The Secretary of State for Foreign and Commonwealth Affairs (Mr. Jack Straw): The aim of the work undertaken by the French and German Foreign Ministers and by me, since summer 2003, has been to ensure that Iran's nuclear programmes are for peaceful purposes only. Following the November 2004 Paris agreement, senior officials are now involved in detailed negotiations to pin down objective guarantees about Iran's nuclear activities and in respect of technological and economic co-operation and political and security issues.
Mr. Moore: I am grateful for the Foreign Secretary's statements. Both sides of the House will agree about the undesirability of Iran obtaining a nuclear weapons capability. Certainly, we support the diplomatic efforts of the United Kingdom, France and Germany in seeking to prevent that from happening. Is he alarmed, however, that as yet it does not appear that the International Atomic Energy Agency is getting unfettered access to all potential nuclear sites? Does he agree that that must put in jeopardy the closer economic ties that we all want?
As I understand it, the access of the IAEA to Iran's nuclear sites has generally been satisfactory, but in some cases it has not been. Iran is required to comply with the terms of the nuclear non-proliferation treaty and its own safeguards agreement with the IAEA. It has also signed but not yet ratified the additional
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protocol that requires extra inspections. Whether Iran gives proper access to the IAEA will most certainly be one of the factors that the agency's board of governors will weigh in the balance when it comes to consider its next steps.
Tony Lloyd : May I congratulate my right hon. Friend on his role in pushing forward these important talks, as there is no doubt that a nuclear-armed Iran would be a driver of nuclear proliferation throughout the region? However, does he accept that Iran has legitimate security concerns? It has nuclear neighbours within the region and faces a potential conventional threat from those on its own borders. Within that context, would not it make sense to bring together the international community to say that some form of security guarantee was needed for Iran within a stabilised region? Obviously, Iran would have to be a player within that security framework, but security guarantees might help to ease the pressures that Iran itself faces.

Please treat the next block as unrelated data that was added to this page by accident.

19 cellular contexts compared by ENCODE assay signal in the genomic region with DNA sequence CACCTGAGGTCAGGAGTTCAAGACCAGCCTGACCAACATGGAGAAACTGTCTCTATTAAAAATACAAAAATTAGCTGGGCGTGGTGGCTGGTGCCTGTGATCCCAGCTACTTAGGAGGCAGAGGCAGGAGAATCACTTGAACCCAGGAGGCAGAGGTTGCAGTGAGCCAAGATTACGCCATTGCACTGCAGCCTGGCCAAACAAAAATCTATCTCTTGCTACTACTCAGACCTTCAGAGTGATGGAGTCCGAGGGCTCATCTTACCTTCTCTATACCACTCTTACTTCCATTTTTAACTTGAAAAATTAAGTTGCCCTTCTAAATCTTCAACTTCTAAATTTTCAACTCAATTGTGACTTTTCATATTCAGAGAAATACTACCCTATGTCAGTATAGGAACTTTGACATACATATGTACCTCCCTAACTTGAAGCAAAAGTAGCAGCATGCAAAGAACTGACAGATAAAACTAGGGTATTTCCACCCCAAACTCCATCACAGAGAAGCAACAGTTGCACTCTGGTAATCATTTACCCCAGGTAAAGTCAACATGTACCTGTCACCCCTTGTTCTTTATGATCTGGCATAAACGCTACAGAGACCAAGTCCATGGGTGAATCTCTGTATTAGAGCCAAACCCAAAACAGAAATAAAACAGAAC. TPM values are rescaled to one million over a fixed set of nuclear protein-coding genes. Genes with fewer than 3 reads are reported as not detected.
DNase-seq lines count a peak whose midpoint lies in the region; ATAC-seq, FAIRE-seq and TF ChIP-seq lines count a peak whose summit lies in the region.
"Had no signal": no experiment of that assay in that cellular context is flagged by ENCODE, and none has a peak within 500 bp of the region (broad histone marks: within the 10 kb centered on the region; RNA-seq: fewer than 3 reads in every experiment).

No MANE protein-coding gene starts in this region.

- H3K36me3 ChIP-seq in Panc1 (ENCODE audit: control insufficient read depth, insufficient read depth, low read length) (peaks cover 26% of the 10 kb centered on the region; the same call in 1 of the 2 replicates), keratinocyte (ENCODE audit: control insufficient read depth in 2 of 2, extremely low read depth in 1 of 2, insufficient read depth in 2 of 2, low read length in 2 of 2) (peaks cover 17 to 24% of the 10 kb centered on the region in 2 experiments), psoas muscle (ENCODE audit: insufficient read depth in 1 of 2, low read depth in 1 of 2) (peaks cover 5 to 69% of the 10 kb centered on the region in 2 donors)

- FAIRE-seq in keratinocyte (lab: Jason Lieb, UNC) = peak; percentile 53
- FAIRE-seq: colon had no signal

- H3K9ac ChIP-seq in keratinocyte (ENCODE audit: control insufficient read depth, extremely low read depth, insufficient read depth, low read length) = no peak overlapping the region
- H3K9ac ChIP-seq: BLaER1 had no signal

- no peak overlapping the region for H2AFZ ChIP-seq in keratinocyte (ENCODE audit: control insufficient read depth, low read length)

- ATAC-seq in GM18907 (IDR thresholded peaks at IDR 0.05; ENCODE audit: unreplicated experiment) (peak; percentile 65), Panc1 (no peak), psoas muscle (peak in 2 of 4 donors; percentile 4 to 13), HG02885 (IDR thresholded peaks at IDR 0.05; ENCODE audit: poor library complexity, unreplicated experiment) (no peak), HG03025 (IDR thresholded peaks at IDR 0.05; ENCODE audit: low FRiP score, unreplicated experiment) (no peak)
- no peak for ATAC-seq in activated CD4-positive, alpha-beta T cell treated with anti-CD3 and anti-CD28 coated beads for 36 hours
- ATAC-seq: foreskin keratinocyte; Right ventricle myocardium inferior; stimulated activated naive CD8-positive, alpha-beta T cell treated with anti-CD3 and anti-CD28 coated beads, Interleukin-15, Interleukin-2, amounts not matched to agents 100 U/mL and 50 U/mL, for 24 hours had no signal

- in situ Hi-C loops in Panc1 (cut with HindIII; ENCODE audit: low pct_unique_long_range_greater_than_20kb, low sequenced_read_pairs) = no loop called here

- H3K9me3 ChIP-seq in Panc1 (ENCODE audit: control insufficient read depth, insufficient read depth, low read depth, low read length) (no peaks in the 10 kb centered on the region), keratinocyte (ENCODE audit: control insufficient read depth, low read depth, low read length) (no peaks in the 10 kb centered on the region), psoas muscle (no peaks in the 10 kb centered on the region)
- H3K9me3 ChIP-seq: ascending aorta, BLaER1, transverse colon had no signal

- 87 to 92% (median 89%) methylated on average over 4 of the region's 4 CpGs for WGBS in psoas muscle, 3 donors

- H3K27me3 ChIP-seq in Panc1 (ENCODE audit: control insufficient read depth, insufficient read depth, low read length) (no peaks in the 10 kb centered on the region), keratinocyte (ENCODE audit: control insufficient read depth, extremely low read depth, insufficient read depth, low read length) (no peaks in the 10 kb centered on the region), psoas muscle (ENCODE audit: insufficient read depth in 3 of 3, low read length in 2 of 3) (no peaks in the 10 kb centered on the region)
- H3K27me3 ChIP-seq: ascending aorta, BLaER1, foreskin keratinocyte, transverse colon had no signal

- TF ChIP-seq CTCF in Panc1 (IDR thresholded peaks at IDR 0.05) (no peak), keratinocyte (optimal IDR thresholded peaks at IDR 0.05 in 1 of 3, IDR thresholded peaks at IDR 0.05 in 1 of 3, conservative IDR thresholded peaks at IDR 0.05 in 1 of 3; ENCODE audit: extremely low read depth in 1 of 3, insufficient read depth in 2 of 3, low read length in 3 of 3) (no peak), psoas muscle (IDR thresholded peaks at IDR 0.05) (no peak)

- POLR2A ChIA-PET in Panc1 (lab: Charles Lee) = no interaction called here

Mr. Straw: Iran, like any other nation in the region, has security concerns, but none of its concernsI am pleased to hear my hon. Friend endorse thiswould justify its acquisition of nuclear weapons, which would make the security of the whole region, including Iran, significantly worse, not better. We accept its security interests; security has been one of the aspects of the discussions that have followed the Paris agreement in November and of the discussions that the three Foreign Ministers, including myself, had with Dr. Rouhani in December. But Iran has to take steps itself, and one of the most important that it could take to improve the security of the whole region would be to accept a two-state solution in respect of Israel and Palestine and to acknowledge Israel's right to exist, as required by UN Security Council resolutions.